'All hail the chap!' rang out the refrain. And so we did, regaling Mr. B with our highest plaudits and general all-round seasonal jollity.
If you're unfamiliar with Mr. B then this review may not make a lot of sense. He is a purveyor of the finest chap-hop: hip-hop delivered in a Received Pronunciation accent – think early BBC continuity announcers, but rather than programming or the news, Mr B elucidates (often with fantastic wit) on tea drinking, pipe smoking and the antics of his good chum Acid Ted.
It seemed fitting, therefore, for his support on Saturday to be Corky and Scrumpy the Western rapper and purveyor of agricultural hip-hop. Walking in to the sounds of 'Living in a Ginster's Paradise' said it all really. And the line 'shove it up your Pinterest Aga' from 'One More Check on Facebook' did rather resonate around the room. He was good fun, although his ooh-arr joke did prove a little one-dimensional by the end of the set.
The main attraction though – the Gentlemen Rhymer himself – was at the Bullingdon to promote his new album Mr B's Christmas Album (or to give it its full title: One Suspects That One's Career Is Over When One Releases Mr B's Christmas Album But Then Again One Suspects It May Come Just Before The Masterpiece.)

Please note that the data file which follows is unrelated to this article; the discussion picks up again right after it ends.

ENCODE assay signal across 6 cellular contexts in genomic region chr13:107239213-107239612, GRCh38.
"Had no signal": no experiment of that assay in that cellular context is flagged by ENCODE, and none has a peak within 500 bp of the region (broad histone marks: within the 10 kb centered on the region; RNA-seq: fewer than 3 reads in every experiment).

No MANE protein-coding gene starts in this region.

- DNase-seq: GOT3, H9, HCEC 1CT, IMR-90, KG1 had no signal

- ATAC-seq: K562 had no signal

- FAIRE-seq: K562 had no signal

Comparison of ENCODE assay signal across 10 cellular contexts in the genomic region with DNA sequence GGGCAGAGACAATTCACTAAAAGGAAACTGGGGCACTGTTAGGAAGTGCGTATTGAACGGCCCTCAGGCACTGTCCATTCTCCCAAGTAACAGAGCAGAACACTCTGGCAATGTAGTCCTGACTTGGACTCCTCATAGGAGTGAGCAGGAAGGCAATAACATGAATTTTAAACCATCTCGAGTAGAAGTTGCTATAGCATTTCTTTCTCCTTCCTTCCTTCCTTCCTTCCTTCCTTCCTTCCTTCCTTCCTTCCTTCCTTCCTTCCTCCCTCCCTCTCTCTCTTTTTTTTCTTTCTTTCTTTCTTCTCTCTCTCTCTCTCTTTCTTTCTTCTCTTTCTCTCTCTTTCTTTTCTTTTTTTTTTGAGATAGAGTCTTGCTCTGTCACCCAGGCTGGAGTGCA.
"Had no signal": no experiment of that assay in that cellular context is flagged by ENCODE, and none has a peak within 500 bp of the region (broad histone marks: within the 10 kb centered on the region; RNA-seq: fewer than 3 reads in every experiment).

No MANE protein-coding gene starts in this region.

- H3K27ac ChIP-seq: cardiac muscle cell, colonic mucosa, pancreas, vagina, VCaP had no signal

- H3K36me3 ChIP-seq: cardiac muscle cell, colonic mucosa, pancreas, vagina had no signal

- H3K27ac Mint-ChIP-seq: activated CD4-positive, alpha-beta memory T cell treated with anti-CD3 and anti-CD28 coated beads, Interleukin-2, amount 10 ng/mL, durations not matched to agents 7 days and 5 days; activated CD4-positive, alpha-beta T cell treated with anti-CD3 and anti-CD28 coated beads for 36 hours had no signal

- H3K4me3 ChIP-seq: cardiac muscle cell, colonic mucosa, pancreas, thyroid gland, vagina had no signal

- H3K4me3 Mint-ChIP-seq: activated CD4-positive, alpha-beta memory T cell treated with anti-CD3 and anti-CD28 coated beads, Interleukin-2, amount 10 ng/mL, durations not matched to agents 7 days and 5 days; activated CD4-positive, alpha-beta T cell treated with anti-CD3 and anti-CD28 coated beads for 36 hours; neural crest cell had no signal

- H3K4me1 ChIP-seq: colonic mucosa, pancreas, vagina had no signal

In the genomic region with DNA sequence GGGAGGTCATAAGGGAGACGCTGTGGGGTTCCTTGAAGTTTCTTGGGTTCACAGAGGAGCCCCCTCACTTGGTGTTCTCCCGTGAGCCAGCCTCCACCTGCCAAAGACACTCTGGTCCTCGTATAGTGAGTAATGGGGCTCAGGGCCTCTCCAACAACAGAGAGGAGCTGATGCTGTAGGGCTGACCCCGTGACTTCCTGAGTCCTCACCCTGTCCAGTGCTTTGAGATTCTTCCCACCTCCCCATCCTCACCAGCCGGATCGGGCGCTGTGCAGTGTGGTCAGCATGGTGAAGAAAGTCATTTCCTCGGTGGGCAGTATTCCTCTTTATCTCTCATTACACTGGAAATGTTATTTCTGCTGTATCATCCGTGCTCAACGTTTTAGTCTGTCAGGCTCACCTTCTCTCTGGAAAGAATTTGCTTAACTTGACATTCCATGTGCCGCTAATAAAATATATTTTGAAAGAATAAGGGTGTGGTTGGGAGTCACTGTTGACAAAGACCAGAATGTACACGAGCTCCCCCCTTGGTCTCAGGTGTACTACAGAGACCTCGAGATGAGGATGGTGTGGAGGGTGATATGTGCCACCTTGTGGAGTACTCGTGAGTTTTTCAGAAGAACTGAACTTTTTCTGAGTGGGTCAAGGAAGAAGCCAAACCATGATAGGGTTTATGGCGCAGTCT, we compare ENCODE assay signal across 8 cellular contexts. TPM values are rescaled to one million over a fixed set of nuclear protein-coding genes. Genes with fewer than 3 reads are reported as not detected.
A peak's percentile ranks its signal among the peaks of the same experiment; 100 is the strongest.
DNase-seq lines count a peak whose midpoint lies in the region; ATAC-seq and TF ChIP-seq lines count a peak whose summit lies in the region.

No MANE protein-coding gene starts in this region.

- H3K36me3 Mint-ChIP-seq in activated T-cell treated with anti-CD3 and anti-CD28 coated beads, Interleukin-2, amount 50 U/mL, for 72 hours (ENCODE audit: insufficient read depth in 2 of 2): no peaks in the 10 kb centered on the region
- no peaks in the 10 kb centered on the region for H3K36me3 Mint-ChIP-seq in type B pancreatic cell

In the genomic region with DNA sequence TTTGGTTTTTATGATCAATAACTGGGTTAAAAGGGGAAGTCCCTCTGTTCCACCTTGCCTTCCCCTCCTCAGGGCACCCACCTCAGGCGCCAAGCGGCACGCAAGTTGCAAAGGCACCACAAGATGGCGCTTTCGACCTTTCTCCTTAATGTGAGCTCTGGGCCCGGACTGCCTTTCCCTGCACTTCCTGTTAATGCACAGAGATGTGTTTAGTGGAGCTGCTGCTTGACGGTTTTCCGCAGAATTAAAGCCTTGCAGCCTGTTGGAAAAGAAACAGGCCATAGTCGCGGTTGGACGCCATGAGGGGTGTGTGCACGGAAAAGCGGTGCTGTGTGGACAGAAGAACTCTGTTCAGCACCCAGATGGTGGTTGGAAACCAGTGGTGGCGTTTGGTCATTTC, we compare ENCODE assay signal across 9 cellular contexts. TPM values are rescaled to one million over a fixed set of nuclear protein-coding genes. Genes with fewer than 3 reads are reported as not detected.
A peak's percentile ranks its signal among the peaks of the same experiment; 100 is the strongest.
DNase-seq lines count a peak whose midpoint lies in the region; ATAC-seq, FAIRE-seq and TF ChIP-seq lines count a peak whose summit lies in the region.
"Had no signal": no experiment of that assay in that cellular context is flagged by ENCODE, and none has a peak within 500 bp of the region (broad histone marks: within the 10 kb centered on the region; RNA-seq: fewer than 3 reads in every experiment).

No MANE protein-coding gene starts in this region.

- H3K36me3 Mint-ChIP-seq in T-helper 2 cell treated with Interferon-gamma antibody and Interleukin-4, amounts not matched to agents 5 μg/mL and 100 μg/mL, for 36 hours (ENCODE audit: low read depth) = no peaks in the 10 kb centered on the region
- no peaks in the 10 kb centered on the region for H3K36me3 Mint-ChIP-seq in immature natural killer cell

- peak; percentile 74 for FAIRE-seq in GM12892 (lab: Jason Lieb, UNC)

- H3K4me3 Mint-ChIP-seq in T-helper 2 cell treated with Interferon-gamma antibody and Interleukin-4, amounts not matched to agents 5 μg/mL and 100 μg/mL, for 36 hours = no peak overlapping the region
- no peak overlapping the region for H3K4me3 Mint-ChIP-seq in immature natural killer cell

Opening brazenly with 'Adultery at Christmas', Mr. B chap-hopped his way through a string of perfectly nuanced Christmas numbers, laced with sarcasm, debauchery and cautionary tales of one too many sherries. A particular favourite was the exceedingly upbeat and festive ditty, 'I Saw Your Father Beat A Man To Death In Tesco's'. Each deployed Mr B's perfect timing, taking things one step further than you expect with great aplomb.
After his yuletide numbers, Mr B went on to play a few tunes from his classic chap-hop repertoire including the history of hip hop, in five minutes, on the banjolele and (because of course he had to) 'They Don't Allow Rappers in the Bullingdon Club.' Incomparably impeccable.
Everyone was thoroughly in the spirit and all 'audience participation' numbers were adopted with great gusto, which made for an especially fun and frivolous occasion. And as we carefully enunciated, 'we like to move it, move it,' do you know what dear chaps? That's exactly what we did!